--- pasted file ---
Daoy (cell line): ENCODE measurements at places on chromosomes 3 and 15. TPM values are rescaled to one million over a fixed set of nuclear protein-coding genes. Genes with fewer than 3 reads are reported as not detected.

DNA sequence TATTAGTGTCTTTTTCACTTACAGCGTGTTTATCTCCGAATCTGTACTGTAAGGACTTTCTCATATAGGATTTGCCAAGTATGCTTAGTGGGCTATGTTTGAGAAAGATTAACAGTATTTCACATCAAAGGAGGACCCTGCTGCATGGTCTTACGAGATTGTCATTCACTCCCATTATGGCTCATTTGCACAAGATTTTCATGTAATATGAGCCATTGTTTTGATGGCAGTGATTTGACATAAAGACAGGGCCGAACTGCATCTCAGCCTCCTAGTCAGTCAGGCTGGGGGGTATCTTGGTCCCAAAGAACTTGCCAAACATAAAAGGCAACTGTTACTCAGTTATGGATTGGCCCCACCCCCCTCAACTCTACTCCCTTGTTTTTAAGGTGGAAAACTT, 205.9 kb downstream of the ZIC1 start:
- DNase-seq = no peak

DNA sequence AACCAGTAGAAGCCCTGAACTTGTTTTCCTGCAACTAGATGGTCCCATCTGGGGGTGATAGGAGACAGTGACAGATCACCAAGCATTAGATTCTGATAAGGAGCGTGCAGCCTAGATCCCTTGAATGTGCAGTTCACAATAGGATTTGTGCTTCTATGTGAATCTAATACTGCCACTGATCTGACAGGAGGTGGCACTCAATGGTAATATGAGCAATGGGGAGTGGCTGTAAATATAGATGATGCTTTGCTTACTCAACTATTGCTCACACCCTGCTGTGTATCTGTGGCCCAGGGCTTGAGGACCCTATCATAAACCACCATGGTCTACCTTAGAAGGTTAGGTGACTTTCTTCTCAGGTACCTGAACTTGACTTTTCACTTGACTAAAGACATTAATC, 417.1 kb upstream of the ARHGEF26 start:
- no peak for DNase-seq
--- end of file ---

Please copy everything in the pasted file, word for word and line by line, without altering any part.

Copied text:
Daoy (cell line): ENCODE measurements at places on chromosomes 3 and 15. TPM values are rescaled to one million over a fixed set of nuclear protein-coding genes. Genes with fewer than 3 reads are reported as not detected.

DNA sequence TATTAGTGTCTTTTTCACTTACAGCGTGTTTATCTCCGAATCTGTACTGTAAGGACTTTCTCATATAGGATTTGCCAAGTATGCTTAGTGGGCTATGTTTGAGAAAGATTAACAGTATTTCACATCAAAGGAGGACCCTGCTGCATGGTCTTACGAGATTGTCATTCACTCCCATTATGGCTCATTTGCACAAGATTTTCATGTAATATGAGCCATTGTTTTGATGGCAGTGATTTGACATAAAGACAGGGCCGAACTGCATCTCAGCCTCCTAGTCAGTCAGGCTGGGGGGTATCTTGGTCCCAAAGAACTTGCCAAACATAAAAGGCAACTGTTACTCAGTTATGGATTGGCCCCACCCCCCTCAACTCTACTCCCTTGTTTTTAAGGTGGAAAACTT, 205.9 kb downstream of the ZIC1 start:
- DNase-seq = no peak

DNA sequence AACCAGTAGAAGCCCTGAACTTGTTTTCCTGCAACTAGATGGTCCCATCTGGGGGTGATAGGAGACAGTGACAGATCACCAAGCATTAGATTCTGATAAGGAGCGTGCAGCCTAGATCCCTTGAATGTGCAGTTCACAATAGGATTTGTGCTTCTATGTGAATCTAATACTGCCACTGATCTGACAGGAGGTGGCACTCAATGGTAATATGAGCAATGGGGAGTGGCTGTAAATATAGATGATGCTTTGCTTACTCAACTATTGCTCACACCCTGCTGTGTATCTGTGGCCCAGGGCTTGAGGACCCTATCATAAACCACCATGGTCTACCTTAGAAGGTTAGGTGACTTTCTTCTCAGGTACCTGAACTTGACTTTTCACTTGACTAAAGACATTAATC, 417.1 kb upstream of the ARHGEF26 start:
- no peak for DNase-seq